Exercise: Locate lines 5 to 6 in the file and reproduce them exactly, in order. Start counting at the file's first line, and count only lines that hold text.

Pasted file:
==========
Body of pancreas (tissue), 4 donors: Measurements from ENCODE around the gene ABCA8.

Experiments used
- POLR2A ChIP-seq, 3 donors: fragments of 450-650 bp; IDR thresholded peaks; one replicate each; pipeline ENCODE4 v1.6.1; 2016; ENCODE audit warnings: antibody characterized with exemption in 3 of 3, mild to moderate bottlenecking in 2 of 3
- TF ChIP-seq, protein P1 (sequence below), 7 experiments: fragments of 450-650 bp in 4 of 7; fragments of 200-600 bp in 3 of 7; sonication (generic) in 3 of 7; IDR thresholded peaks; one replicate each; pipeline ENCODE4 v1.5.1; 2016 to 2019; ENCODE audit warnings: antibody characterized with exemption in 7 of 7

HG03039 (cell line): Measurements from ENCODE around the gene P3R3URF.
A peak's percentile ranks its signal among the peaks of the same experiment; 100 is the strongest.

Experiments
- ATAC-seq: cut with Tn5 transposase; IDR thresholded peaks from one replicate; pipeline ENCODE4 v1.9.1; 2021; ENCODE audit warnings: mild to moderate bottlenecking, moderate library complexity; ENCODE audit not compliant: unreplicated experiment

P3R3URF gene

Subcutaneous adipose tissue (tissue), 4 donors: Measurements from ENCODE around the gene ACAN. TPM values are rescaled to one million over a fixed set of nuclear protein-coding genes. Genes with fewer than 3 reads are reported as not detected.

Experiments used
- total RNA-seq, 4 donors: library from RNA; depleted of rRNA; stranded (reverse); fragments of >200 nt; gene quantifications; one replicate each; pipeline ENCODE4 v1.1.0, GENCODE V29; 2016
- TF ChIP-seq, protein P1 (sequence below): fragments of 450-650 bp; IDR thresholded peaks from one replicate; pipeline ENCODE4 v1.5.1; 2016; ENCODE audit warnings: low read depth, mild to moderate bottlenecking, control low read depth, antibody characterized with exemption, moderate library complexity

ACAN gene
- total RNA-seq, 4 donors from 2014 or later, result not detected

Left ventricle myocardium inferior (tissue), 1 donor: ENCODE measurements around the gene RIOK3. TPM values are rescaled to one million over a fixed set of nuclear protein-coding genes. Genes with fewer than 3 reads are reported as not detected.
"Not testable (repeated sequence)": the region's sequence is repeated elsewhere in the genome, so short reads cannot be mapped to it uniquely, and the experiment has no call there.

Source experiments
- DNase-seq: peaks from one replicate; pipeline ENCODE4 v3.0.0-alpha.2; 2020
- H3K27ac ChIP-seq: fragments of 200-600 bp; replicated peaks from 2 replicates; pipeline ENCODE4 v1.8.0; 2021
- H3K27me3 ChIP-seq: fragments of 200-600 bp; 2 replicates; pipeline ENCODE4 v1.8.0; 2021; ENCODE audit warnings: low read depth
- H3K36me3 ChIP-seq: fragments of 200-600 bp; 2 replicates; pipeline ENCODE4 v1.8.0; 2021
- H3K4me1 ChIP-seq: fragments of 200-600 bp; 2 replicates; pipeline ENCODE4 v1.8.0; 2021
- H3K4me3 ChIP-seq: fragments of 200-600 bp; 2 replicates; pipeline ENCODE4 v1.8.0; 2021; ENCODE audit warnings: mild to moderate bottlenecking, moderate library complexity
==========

HG03039 (cell line): Measurements from ENCODE around the gene P3R3URF.
A peak's percentile ranks its signal among the peaks of the same experiment; 100 is the strongest.